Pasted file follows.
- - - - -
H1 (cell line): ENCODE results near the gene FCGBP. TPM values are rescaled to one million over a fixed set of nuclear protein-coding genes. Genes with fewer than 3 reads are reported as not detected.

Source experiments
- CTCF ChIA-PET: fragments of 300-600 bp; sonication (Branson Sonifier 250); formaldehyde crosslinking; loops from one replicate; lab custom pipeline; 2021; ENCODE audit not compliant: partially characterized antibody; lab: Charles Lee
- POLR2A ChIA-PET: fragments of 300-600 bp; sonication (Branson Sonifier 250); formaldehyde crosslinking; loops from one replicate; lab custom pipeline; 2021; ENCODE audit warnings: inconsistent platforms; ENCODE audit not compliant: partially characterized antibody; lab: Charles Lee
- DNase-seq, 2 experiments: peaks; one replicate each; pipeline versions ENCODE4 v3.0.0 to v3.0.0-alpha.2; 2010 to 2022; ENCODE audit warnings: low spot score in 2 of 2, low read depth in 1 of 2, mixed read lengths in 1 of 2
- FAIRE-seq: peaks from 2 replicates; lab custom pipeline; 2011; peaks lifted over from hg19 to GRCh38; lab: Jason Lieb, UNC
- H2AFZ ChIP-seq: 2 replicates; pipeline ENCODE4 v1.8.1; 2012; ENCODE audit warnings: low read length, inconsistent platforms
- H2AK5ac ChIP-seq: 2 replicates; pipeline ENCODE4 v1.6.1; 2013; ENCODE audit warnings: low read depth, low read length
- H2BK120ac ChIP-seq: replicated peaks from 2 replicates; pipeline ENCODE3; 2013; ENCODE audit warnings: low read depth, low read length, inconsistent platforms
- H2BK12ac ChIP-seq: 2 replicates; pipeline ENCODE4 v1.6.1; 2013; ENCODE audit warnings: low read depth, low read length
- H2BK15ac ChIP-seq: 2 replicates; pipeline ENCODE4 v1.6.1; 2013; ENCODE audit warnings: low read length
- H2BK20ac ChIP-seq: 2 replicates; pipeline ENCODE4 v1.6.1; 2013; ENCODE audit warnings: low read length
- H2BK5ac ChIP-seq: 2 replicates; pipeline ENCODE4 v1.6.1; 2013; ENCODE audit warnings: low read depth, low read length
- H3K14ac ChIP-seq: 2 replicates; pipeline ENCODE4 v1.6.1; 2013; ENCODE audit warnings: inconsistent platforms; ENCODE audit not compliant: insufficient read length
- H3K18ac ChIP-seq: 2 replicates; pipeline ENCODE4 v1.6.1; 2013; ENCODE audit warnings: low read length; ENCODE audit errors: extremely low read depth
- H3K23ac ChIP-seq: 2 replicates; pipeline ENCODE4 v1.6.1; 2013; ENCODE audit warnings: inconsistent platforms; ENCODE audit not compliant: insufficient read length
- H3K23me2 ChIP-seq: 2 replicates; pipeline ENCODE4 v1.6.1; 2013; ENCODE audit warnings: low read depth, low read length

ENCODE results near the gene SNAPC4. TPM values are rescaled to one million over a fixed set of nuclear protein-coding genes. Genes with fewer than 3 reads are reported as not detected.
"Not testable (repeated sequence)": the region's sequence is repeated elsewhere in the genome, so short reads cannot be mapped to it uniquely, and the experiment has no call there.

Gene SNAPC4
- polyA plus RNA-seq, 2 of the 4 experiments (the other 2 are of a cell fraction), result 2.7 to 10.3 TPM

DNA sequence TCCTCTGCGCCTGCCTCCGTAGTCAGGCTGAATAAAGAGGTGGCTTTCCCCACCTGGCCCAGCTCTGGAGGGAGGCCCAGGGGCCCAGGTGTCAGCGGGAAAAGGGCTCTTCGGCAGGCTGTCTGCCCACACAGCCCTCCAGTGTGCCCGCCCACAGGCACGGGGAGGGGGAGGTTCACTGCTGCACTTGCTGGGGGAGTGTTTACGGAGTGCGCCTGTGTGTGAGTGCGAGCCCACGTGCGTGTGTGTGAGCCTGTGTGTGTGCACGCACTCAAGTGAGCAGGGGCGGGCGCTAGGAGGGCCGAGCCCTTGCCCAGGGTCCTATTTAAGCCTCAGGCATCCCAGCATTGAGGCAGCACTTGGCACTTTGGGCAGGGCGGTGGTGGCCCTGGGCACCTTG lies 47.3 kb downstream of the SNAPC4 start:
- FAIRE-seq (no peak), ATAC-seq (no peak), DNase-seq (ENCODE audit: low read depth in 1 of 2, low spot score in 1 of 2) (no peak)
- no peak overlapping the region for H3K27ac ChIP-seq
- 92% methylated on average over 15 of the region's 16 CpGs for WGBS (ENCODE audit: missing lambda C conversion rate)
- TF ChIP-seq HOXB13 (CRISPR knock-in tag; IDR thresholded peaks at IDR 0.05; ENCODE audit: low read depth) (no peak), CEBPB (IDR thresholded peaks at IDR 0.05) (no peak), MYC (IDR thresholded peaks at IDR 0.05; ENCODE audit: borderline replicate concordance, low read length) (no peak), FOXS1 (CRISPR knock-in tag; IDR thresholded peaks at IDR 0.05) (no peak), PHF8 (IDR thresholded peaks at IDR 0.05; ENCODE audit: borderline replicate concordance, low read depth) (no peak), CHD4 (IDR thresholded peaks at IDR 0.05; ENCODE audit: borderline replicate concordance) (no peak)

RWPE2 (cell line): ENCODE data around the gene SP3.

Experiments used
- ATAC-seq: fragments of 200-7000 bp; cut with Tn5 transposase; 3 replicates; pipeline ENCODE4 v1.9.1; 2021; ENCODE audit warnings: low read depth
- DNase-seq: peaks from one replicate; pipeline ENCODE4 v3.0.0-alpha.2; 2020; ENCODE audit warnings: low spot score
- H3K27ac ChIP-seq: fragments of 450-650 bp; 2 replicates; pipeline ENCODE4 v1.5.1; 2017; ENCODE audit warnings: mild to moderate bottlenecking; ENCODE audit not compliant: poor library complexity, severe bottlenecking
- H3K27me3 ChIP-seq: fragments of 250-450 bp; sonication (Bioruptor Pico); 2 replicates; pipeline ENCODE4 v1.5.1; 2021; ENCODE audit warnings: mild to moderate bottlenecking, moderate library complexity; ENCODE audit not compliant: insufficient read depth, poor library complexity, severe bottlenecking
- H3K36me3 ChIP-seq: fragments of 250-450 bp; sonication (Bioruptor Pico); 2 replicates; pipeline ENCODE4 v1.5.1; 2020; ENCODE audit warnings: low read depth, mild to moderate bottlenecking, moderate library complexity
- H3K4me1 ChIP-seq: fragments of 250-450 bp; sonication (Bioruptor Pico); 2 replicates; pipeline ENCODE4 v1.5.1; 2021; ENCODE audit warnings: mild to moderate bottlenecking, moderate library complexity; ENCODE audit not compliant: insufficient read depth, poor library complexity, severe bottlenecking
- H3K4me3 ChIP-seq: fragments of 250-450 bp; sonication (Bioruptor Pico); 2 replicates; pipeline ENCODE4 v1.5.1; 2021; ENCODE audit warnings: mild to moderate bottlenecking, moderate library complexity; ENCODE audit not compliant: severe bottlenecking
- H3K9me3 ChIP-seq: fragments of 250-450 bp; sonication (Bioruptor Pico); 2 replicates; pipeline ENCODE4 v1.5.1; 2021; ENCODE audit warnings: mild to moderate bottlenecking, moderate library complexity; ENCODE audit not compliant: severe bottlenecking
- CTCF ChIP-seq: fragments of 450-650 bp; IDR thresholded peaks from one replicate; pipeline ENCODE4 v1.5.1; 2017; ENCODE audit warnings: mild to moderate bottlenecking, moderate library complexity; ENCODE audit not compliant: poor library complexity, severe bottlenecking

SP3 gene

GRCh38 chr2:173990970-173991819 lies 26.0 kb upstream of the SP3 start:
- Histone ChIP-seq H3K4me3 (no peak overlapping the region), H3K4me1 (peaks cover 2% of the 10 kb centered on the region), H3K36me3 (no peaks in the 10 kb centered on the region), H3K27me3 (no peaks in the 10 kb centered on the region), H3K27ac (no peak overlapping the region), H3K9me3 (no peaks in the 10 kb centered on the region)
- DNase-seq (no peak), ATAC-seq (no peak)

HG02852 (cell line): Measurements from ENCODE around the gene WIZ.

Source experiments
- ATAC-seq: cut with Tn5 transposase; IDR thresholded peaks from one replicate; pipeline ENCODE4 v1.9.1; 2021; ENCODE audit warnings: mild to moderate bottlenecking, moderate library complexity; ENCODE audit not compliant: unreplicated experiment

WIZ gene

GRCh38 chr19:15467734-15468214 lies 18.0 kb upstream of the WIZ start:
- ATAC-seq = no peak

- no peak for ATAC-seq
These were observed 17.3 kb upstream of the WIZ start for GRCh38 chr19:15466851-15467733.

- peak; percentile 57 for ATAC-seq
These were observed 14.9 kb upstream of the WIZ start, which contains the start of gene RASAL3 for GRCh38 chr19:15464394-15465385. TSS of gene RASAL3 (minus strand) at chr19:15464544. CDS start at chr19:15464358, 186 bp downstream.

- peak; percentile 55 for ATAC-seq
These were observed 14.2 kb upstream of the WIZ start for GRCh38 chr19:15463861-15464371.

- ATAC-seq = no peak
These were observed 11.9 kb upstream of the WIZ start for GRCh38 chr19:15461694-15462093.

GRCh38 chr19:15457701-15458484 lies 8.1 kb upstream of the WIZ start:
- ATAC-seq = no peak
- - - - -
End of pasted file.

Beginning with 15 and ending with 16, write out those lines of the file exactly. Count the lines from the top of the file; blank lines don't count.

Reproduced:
- H3K18ac ChIP-seq: 2 replicates; pipeline ENCODE4 v1.6.1; 2013; ENCODE audit warnings: low read length; ENCODE audit errors: extremely low read depth
- H3K23ac ChIP-seq: 2 replicates; pipeline ENCODE4 v1.6.1; 2013; ENCODE audit warnings: inconsistent platforms; ENCODE audit not compliant: insufficient read length